As soon as an Iraqi Government have been democratically elected, UK troops should begin a phased withdrawal. But in the meantime, I am firmly of the view that we should commit no further forces to Iraq unless at the request of British commanders on the ground; unless for the purpose of securing the safety of existing British forces in Iraq; unless for the purpose of fulfilling legal obligations incumbent upon us under international law, including, if necessary, a fresh resolution from the Security Council; unless any such troops remain under United Kingdom operational command; and unless any such troops are deployed within the area currently under United Kingdom control.

There should be no question of British forces extending their role and responsibility in Iraq. There should be no question of British forces providing a substitute for any forces that may have been withdrawn
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by other coalition members. We have made more than an adequate contribution. I suspect that many hon. Members think so; I am certain the whole country thinks so.

Operational command of such troops should remain with United Kingdom commanders. General Sir Michael Jackson, with characteristic frankness, a fortnight ago described differences in doctrine between ourselves and the United States and we have seen illustrations of those differences. We should not put our forces into a position in which they may have to choose between following an order or following their training and their instincts.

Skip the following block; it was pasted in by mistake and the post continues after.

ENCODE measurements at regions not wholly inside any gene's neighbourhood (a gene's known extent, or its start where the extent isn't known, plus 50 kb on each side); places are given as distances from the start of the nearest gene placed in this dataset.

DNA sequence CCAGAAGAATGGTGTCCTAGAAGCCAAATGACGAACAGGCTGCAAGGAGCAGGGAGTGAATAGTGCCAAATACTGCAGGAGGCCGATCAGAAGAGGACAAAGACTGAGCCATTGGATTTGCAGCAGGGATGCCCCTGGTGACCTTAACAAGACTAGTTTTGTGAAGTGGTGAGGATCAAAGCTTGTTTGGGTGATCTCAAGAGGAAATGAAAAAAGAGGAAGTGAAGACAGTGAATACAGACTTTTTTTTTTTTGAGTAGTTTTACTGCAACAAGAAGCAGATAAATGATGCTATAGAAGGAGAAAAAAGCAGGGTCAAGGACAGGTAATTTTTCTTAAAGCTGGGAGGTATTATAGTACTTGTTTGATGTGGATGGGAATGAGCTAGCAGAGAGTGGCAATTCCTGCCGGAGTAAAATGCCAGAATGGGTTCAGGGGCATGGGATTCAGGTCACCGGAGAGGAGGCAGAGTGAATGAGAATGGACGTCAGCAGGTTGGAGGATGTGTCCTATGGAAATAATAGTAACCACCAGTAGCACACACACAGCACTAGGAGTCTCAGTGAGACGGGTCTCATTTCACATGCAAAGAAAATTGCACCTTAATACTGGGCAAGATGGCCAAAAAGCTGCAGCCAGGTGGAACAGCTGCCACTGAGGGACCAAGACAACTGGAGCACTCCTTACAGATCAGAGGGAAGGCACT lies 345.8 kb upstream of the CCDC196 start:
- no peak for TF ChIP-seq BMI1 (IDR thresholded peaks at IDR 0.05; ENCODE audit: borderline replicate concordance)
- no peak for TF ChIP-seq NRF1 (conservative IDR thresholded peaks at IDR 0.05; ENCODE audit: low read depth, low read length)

It is now commonplace for some to argue for immediate withdrawal. To those I say this: consider the consequences of that. Inevitably, terrorism and violence would flourish and instability could easily spread throughout the region. But more significantly, the United Nations' effort, which is the only political track presently available, would be fatally undermined.

To be against immediate withdrawal is not to be in favour of an open-ended commitment. The Iraqi people must be given the responsibility for themselves and their government as soon as possible. I commend the motion to the House.

3.52 pm